Feature A A deeply laid drain carefully constructed out of two courses of brick on a tile base, orientated north-south and positioned within the outshut area to the south of the proposed fourth bay. Photo 19660017 (5 August 1966) does not seem to indicate any cover to the top of the feature. From photo 19660029 (20 August 1966) it appears to be approximately two feet below the lowest course of the outshut south wall and perhaps seven inches below the foundation of an east-west wall as it crossed Trench 17/18, assumed to be the south wall of the proposed fourth bay of the main range and as illustrated in the stratigraphic section drawn by ‘A.F.T.’ held within the archive. This drawing also shows no cover to the feature. 19660024 (Trench 18 from the south) provides a view of the drain as apparently cut by the line of an east-west wall, probably the footing of the proposed fourth bay partition wall. The line of the drain, if continued north, would have brought it to the yard. Continued south, it would have brought it to the head of the northern pond shown in the 1789 Rankin and Johnson estate plan (PE00**), some 110 feet to the south within the Hall Field. The tile base is of sufficient width to allow walls of two bricks laid flat rather than on edge, with tile projections to the east in photo 19660024 of some three to four inches.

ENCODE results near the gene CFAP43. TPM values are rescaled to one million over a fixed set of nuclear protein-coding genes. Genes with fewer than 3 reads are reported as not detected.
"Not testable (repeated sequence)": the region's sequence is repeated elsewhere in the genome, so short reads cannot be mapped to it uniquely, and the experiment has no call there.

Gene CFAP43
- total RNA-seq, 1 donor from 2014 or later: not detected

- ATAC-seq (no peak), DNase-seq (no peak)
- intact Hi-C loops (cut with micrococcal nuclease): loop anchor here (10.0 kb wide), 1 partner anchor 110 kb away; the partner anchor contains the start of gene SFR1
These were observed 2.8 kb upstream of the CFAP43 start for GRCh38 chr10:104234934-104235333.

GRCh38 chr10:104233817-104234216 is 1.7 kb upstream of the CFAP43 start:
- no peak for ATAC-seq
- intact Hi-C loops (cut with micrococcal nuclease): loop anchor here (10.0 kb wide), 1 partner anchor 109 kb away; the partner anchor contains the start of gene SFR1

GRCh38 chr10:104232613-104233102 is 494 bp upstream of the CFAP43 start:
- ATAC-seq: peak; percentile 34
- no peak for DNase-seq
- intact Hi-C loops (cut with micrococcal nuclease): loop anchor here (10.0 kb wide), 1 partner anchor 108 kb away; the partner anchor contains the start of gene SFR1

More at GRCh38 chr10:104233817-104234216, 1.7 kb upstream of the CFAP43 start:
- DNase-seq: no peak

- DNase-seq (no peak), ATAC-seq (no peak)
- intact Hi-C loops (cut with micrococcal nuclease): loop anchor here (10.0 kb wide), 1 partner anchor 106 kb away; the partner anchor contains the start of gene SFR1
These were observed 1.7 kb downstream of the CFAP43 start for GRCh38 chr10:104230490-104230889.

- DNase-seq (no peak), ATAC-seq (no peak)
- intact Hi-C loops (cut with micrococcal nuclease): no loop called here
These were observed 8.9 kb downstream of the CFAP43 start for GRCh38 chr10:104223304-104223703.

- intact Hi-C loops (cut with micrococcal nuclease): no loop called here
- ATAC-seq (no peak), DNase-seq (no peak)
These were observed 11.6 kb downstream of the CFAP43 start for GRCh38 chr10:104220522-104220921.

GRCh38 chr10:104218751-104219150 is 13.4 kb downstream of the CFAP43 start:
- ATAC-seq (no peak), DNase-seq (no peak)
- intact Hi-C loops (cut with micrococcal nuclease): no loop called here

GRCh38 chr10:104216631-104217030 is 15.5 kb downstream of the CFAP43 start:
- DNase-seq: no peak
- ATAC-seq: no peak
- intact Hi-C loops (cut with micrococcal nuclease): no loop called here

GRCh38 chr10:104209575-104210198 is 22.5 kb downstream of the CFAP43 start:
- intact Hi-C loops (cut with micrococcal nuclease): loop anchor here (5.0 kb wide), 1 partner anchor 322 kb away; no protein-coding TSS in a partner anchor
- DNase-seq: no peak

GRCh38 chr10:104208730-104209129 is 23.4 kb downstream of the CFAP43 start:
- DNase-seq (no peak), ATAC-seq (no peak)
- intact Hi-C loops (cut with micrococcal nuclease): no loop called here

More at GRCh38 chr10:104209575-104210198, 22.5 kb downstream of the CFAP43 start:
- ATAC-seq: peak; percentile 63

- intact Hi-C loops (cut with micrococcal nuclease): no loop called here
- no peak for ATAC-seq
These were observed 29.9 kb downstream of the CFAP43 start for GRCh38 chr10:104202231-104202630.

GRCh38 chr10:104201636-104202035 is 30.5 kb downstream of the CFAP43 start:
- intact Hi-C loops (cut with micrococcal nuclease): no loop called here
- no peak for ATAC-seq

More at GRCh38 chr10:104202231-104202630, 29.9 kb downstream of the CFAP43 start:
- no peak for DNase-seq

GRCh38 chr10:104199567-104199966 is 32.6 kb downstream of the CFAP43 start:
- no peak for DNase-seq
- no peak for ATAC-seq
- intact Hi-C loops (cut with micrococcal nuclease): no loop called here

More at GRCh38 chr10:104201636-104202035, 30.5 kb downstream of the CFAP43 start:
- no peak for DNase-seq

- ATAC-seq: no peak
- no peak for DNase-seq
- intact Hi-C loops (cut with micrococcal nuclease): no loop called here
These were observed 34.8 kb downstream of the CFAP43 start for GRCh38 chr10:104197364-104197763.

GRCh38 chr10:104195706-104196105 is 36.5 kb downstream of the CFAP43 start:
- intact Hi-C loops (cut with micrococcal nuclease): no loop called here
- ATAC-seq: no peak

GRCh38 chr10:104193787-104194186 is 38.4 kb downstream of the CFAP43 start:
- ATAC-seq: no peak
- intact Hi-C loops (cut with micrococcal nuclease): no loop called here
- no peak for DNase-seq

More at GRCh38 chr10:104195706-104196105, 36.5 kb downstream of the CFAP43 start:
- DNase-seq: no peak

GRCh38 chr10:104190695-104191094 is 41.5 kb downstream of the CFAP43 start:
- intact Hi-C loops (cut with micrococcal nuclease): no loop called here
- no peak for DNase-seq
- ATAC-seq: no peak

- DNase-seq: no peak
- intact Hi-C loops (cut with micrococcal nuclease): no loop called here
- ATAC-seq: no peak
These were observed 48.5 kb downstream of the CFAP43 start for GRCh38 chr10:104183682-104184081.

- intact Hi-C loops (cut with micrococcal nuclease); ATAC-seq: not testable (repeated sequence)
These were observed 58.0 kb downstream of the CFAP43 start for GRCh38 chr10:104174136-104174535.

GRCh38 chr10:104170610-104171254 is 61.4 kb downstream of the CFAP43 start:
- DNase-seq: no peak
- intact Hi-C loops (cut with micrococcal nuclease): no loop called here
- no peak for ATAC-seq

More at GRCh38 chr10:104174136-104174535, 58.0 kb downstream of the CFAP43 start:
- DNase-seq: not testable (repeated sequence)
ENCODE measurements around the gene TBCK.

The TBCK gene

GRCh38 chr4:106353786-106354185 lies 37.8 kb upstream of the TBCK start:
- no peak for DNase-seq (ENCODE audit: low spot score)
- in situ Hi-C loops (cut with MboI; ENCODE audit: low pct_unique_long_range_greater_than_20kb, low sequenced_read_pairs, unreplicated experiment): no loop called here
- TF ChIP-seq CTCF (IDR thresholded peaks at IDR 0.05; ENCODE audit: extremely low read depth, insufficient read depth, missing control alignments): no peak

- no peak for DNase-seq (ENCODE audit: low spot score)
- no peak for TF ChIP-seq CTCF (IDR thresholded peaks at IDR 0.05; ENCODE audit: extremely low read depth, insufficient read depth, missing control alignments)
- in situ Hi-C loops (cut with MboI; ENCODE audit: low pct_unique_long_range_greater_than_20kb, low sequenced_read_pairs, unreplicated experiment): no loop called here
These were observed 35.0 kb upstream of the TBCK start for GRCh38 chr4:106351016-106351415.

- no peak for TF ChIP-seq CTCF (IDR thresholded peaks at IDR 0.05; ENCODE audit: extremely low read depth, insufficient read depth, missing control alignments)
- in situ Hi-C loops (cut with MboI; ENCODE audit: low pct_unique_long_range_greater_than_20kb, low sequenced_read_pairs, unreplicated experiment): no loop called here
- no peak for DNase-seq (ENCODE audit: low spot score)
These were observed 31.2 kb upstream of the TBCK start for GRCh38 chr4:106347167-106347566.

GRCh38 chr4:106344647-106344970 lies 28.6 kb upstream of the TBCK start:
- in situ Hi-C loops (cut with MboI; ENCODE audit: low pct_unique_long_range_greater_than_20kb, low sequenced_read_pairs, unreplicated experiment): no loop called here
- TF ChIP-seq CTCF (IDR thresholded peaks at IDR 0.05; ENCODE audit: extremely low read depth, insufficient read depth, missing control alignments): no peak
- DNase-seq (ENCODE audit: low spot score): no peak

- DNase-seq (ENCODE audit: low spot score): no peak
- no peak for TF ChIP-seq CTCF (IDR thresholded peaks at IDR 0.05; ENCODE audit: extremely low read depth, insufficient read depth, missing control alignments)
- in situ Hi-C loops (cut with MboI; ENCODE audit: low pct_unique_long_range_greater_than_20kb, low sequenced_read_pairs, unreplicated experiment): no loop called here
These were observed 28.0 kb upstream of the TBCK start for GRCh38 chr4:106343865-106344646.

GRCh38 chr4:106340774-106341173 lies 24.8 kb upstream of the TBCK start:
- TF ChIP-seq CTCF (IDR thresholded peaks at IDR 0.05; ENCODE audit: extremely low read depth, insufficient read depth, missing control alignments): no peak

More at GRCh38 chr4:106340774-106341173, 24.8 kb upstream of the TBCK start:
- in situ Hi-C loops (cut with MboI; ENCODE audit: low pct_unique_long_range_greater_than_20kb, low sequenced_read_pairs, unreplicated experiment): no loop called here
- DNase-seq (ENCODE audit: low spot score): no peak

No indication of direction of flow can be deduced from the excavation archive records, but the purpose may have been drainage from the level of the yard towards the south.
Feature B Photo 19660026 shows a ditch following a similar line and at a similar depth some two feet to the west. This would also have been positioned to the east of the ‘tiled floor’ outshut.
Feature C Photo 19660029 also shows a drain of rectangular form constructed of brick and tile, but with the side formed by brick on edge rather than two courses laid flat, underlying the south outshut wall, with its brick cover some seven inches below the lower foundation course. It appears to be broadly orientated north-south in line with the ditch feature, but with the base tile some twelve inches above its larger counterpart to the east.